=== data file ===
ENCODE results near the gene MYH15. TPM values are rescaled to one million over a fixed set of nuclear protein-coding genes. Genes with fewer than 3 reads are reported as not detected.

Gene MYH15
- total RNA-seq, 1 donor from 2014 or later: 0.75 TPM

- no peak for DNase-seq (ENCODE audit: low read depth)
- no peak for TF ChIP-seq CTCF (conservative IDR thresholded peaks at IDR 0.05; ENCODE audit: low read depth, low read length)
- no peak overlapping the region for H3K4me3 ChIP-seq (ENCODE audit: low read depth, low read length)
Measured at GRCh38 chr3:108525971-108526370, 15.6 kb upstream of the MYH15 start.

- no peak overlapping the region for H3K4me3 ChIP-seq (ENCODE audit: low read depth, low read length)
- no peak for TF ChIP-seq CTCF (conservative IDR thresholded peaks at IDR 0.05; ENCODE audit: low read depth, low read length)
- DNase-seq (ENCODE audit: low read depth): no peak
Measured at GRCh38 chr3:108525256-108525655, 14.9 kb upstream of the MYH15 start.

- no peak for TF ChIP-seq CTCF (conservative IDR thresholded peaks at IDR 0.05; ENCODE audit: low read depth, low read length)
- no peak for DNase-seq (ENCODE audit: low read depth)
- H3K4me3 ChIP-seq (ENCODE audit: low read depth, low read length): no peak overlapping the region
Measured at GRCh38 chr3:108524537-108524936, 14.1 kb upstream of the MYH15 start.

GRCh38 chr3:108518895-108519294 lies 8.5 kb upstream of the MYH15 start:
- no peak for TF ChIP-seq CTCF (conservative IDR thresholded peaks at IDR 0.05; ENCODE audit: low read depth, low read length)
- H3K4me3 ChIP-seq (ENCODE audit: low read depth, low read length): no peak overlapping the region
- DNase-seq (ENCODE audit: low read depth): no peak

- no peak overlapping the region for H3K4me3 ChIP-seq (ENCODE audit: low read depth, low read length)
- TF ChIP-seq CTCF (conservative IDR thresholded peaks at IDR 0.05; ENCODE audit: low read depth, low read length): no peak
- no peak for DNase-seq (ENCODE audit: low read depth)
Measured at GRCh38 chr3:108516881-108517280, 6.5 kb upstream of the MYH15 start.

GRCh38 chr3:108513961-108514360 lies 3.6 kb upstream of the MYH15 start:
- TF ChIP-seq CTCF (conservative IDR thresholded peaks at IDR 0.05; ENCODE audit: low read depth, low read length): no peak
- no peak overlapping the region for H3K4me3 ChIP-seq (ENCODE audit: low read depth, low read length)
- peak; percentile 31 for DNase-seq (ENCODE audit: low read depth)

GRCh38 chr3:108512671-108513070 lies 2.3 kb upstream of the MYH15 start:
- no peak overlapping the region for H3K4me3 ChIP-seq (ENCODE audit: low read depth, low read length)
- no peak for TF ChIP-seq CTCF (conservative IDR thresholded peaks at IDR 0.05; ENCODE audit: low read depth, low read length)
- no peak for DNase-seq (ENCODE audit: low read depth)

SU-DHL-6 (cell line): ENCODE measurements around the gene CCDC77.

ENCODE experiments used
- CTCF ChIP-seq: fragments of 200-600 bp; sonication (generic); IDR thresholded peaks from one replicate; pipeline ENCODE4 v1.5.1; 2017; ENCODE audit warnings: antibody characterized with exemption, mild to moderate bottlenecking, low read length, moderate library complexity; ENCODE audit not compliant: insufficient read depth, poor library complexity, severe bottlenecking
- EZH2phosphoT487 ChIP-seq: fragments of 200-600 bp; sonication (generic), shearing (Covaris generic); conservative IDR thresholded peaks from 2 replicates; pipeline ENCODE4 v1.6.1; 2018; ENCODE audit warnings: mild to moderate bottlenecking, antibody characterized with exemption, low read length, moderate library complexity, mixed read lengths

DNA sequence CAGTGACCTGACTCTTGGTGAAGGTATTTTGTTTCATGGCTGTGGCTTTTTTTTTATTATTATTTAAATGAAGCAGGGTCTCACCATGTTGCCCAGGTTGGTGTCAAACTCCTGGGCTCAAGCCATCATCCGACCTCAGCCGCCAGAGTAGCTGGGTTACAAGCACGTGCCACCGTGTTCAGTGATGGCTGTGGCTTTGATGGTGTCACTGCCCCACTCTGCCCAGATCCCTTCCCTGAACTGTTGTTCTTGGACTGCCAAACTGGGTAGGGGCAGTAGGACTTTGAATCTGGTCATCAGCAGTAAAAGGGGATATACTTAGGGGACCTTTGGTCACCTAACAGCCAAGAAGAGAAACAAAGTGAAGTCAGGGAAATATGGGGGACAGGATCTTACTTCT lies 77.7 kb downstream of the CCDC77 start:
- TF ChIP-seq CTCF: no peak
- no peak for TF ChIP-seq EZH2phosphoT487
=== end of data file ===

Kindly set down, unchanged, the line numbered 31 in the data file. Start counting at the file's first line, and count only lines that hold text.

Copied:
- no peak for DNase-seq (ENCODE audit: low read depth)